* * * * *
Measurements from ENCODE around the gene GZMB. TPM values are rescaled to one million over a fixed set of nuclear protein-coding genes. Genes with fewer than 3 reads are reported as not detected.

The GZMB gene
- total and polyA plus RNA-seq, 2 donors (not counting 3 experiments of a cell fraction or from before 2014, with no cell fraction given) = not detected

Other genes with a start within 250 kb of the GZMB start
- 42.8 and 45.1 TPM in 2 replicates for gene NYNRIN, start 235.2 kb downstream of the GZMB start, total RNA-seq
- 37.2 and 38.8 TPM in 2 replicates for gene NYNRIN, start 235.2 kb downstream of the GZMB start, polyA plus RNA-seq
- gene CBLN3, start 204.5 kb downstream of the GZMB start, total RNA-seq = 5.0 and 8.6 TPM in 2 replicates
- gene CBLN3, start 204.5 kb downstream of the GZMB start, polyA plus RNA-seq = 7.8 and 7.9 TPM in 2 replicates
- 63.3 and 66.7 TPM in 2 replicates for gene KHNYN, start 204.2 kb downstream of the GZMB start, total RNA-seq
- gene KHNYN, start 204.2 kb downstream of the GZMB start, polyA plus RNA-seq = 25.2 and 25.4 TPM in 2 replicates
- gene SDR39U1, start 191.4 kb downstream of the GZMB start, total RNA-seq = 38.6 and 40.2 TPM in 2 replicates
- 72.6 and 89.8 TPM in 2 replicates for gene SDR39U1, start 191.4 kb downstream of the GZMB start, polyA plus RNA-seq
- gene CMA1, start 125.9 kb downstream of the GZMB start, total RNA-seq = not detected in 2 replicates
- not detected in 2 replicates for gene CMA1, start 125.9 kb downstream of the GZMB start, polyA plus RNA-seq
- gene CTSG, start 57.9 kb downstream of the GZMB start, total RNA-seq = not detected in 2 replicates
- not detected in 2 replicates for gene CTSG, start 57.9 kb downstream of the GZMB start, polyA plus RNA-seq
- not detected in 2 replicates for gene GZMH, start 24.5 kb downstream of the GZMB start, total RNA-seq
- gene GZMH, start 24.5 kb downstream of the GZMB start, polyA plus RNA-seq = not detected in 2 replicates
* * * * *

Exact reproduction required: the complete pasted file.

Measurements from ENCODE around the gene GZMB. TPM values are rescaled to one million over a fixed set of nuclear protein-coding genes. Genes with fewer than 3 reads are reported as not detected.

The GZMB gene
- total and polyA plus RNA-seq, 2 donors (not counting 3 experiments of a cell fraction or from before 2014, with no cell fraction given) = not detected

Other genes with a start within 250 kb of the GZMB start
- 42.8 and 45.1 TPM in 2 replicates for gene NYNRIN, start 235.2 kb downstream of the GZMB start, total RNA-seq
- 37.2 and 38.8 TPM in 2 replicates for gene NYNRIN, start 235.2 kb downstream of the GZMB start, polyA plus RNA-seq
- gene CBLN3, start 204.5 kb downstream of the GZMB start, total RNA-seq = 5.0 and 8.6 TPM in 2 replicates
- gene CBLN3, start 204.5 kb downstream of the GZMB start, polyA plus RNA-seq = 7.8 and 7.9 TPM in 2 replicates
- 63.3 and 66.7 TPM in 2 replicates for gene KHNYN, start 204.2 kb downstream of the GZMB start, total RNA-seq
- gene KHNYN, start 204.2 kb downstream of the GZMB start, polyA plus RNA-seq = 25.2 and 25.4 TPM in 2 replicates
- gene SDR39U1, start 191.4 kb downstream of the GZMB start, total RNA-seq = 38.6 and 40.2 TPM in 2 replicates
- 72.6 and 89.8 TPM in 2 replicates for gene SDR39U1, start 191.4 kb downstream of the GZMB start, polyA plus RNA-seq
- gene CMA1, start 125.9 kb downstream of the GZMB start, total RNA-seq = not detected in 2 replicates
- not detected in 2 replicates for gene CMA1, start 125.9 kb downstream of the GZMB start, polyA plus RNA-seq
- gene CTSG, start 57.9 kb downstream of the GZMB start, total RNA-seq = not detected in 2 replicates
- not detected in 2 replicates for gene CTSG, start 57.9 kb downstream of the GZMB start, polyA plus RNA-seq
- not detected in 2 replicates for gene GZMH, start 24.5 kb downstream of the GZMB start, total RNA-seq
- gene GZMH, start 24.5 kb downstream of the GZMB start, polyA plus RNA-seq = not detected in 2 replicates